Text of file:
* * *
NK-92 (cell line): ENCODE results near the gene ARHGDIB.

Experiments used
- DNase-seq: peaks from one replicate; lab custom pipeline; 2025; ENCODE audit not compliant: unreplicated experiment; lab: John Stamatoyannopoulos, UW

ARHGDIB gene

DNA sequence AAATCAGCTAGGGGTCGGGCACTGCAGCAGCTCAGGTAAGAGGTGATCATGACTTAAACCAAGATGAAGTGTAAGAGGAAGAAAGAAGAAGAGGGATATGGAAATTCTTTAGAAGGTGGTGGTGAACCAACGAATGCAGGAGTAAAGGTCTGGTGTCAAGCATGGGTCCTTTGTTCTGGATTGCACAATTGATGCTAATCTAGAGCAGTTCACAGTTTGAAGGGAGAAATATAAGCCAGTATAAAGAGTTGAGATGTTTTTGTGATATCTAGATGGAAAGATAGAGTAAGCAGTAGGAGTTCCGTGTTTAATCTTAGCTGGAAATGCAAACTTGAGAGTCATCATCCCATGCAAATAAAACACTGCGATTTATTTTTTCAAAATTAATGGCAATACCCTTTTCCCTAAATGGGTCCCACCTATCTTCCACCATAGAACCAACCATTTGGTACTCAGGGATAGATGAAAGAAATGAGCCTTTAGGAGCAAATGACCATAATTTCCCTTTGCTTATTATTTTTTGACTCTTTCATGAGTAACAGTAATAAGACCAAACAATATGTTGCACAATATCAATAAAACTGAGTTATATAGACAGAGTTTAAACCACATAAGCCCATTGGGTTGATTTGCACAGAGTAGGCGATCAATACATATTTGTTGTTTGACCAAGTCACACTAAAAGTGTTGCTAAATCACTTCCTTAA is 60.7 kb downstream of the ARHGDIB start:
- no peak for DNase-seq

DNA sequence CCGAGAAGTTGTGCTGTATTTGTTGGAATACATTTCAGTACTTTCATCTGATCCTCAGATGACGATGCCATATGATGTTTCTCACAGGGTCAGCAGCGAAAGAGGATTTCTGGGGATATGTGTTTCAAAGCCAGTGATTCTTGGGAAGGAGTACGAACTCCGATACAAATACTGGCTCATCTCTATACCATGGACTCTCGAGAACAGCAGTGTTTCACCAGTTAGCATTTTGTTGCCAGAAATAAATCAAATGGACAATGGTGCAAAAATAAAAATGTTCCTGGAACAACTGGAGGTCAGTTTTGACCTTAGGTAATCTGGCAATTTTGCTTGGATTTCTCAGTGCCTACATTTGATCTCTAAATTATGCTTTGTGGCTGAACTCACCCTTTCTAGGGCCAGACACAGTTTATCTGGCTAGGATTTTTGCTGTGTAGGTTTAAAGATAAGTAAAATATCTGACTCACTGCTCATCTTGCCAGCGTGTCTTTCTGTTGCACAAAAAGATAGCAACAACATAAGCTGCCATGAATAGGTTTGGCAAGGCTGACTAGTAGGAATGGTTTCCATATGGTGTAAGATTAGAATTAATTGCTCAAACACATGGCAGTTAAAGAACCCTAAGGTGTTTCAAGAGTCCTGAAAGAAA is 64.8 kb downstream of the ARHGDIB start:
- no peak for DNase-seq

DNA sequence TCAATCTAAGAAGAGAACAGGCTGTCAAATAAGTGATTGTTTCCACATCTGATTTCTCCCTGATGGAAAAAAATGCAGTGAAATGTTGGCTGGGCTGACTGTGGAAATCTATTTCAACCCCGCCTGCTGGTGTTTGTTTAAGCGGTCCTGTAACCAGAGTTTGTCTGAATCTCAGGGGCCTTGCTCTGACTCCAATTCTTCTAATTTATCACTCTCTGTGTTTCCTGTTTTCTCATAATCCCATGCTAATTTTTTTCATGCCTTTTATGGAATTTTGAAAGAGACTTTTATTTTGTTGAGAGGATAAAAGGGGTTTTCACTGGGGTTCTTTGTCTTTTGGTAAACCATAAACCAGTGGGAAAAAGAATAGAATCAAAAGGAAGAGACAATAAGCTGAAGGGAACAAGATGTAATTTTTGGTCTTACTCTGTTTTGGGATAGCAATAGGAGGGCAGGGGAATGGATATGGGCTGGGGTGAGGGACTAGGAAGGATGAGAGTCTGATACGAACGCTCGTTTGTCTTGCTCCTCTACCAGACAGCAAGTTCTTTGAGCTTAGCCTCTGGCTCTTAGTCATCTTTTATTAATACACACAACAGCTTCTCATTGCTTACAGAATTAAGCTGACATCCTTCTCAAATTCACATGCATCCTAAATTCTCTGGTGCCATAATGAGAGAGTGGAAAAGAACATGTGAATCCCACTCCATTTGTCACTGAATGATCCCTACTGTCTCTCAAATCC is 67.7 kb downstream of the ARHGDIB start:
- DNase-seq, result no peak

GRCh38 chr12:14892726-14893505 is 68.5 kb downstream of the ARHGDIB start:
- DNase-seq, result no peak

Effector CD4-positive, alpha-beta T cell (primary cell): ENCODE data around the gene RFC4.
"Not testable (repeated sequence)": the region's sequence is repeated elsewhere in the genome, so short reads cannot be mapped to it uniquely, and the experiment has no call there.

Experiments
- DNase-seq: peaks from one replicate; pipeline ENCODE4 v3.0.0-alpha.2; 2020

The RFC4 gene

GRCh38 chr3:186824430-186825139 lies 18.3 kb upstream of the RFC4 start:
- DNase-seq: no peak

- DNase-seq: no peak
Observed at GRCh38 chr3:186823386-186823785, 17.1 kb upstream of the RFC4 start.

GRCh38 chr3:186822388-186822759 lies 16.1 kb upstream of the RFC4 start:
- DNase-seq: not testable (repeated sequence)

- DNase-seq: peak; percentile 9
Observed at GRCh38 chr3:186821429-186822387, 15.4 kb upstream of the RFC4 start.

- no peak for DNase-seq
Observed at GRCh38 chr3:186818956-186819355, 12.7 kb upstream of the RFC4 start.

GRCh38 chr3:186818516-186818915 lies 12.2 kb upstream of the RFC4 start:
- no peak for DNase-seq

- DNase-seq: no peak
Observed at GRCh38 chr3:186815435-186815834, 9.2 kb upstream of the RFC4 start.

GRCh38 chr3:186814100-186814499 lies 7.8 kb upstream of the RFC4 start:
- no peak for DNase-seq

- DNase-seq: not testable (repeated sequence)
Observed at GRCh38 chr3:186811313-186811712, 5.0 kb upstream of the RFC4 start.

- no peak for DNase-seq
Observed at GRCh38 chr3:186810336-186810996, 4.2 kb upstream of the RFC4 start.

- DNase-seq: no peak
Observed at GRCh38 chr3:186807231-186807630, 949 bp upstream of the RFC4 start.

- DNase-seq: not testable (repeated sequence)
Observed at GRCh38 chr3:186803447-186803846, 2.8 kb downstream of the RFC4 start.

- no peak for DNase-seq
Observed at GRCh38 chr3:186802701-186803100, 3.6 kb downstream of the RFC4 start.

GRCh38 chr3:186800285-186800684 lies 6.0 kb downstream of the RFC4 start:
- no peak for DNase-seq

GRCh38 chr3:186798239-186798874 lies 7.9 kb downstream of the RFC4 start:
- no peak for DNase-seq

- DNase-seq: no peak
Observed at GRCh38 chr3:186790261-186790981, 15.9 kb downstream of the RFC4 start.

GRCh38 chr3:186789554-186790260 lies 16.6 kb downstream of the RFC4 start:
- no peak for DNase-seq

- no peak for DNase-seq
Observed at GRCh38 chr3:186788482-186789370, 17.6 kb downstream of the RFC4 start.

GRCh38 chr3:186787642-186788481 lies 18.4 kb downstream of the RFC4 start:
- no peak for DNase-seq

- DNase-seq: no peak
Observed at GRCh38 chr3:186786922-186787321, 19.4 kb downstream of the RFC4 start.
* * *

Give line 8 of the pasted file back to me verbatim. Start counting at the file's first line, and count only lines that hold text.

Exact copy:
- no peak for DNase-seq